Two months ago when Paul Lantuch visited the factory after completing the finishing of the Africa rifle we discussed at length the next projects that were on the cards. These included a pair of round action 12g guns, a .577 Hand Detachable lock rifle and a further .600 NE sidelock double rifle in the Africa, India series.
I was in 2 minds whether to post these drawings of the fist project up, the pair of 12g round body sidelocks, initial thoughts of people plagiarising a practise rife in this area. Perhaps it is a bit premature, but then I felt they are such nice drawings why not!
The drawings also show nicely the process of designing an exhibition gun so that a concrete theme can be executed. So many guns are engraved with minimal, if any, layout and composition work being done in advance. Paul and I have been bouncing drawings and thoughts back and forth across the Atlantic for the past 2 months and these are now the working drawings for the guns. There will of course be additional engravings and carvings but the “theme is set”.
The pair of guns will be executed in the Rococo style, carved steel relief figures and decoration with a gold background. I am afraid you will have to be very patient to see the end result but we are off and running now as they say!
One of the greatest experiences in the hunting world has to be approaching dangerous game with a large calibre rifle intent on using only the open or ‘iron’ sights to aim. The need to stalk in really close, as quietly as possible, often under tough conditions really adds a physical and mental element to the hunt and certainly heightens all the senses of the hunter!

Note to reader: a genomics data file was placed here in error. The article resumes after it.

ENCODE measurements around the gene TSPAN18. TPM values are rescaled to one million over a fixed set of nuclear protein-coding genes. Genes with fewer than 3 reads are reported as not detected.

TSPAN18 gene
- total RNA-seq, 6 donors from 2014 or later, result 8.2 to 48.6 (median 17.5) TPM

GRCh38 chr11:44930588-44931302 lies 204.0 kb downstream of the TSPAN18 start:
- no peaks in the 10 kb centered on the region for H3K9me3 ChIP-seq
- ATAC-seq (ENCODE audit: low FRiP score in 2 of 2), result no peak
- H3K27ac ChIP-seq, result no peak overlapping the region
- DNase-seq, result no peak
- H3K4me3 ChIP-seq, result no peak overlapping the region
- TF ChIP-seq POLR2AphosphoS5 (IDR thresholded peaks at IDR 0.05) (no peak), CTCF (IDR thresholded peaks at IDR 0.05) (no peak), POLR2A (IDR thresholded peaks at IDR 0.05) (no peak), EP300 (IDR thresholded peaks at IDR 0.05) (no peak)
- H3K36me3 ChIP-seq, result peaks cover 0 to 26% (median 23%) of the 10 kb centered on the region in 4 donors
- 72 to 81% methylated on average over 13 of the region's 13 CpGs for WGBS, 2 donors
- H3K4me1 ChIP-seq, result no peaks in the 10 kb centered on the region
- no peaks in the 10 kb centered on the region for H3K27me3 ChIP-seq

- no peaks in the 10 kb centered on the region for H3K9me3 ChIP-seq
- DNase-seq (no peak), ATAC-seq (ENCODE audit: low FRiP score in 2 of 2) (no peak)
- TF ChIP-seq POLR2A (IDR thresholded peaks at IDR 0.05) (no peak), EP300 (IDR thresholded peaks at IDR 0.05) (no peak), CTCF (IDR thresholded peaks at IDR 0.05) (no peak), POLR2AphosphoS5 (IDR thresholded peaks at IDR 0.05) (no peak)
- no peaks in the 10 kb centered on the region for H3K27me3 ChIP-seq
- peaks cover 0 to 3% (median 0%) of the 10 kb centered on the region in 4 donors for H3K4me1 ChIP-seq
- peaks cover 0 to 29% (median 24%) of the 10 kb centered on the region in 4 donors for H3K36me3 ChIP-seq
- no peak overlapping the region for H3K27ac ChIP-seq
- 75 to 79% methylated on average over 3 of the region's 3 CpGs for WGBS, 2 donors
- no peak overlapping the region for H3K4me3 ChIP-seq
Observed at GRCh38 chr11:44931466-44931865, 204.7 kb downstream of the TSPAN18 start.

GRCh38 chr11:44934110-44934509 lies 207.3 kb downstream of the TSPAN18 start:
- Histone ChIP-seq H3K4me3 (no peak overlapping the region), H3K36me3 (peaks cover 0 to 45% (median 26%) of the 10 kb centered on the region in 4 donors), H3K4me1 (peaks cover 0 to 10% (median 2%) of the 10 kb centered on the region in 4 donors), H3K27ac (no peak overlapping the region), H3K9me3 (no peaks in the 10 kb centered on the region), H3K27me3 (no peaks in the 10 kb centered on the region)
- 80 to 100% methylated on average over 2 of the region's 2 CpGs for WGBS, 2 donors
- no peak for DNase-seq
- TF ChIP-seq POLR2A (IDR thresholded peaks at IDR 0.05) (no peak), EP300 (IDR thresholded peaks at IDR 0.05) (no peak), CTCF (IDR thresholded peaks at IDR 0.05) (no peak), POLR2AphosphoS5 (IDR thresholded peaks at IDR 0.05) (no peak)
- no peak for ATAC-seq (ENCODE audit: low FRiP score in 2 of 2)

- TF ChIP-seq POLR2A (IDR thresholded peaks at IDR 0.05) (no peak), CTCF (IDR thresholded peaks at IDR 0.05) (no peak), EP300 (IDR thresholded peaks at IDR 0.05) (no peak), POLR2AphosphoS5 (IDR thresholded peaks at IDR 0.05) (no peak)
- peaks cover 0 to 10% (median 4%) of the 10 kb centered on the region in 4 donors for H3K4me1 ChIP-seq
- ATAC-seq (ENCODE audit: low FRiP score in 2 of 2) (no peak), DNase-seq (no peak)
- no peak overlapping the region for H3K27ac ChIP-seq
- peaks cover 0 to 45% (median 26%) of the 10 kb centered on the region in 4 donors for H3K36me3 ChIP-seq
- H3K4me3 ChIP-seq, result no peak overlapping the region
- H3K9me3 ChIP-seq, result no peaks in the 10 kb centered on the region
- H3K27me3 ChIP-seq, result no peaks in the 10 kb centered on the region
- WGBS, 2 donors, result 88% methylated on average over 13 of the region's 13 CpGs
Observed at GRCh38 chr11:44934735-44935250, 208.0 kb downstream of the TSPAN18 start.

Long before man had perfected the telescopic sight the majority of big game was hunted with open sights. Long range target competitions were shot with open sights, as were nearly all military weapons. As the telescopic sight improved for sporting arms so man learnt to shoot his game more accurately and humanely, often at more extreme ranges. Where dangerous game was concerned, buffalo in particular could be shot out to longer distances.
At this point the question of ‘sport’ raises its head. Dangerous game was traditionally hunted very up close and personal. As those of you who have hunted dangerous game will know, part of the sport in this type of hunting is the element of danger associated with being in close proximity to such game and that if all goes wrong then you really may be required to shoot your way safely out of a very tight situation.
Hunting with open sights may not be for everyone, but for a growing number of keen enthusiastic hunters it is. Certainly, say when hunting one buffalo on a safari it is better to enjoy the days with stalking and chase than taking a long distance shot on the first day that doesn’t even get the adrenalin flowing. I would prefer a ‘shitty’ buffalo and an exciting hunt any day, as opposed to a long distance better quality one. If of course a monster comes out a different decision may need to be made!
Hunting with a double I have always felt puts a different perspective on the hunt, it does force you in closer where you can take a safe accurate shot, practise with the rifle being the key here. Similarly with smaller game, hunting with say a classic .318 or .275 with open sights is immense fun and I always take greater satisfaction from taking a trophy in this manner.
For any PH’s out there wincing at these words, sorry, I know it makes you have to work a little harder but even you’ll agree it makes for a far more exciting hunt. Ultimately this is one of the very reasons for a hunter coming to Africa and the reason so many return.
Based on an old 1912 period small pocket catalogue, of which I have only ever seen one copy, the one above, our 2016 pocket catalogue has been very well received and I hope many of them are kept and reveal themselves in 100 years time.
As many people will not have had the opportunity to pick one up at the various shows we do, or at the shop here in UK. Here is the full content of the catalogue which I hope you enjoy.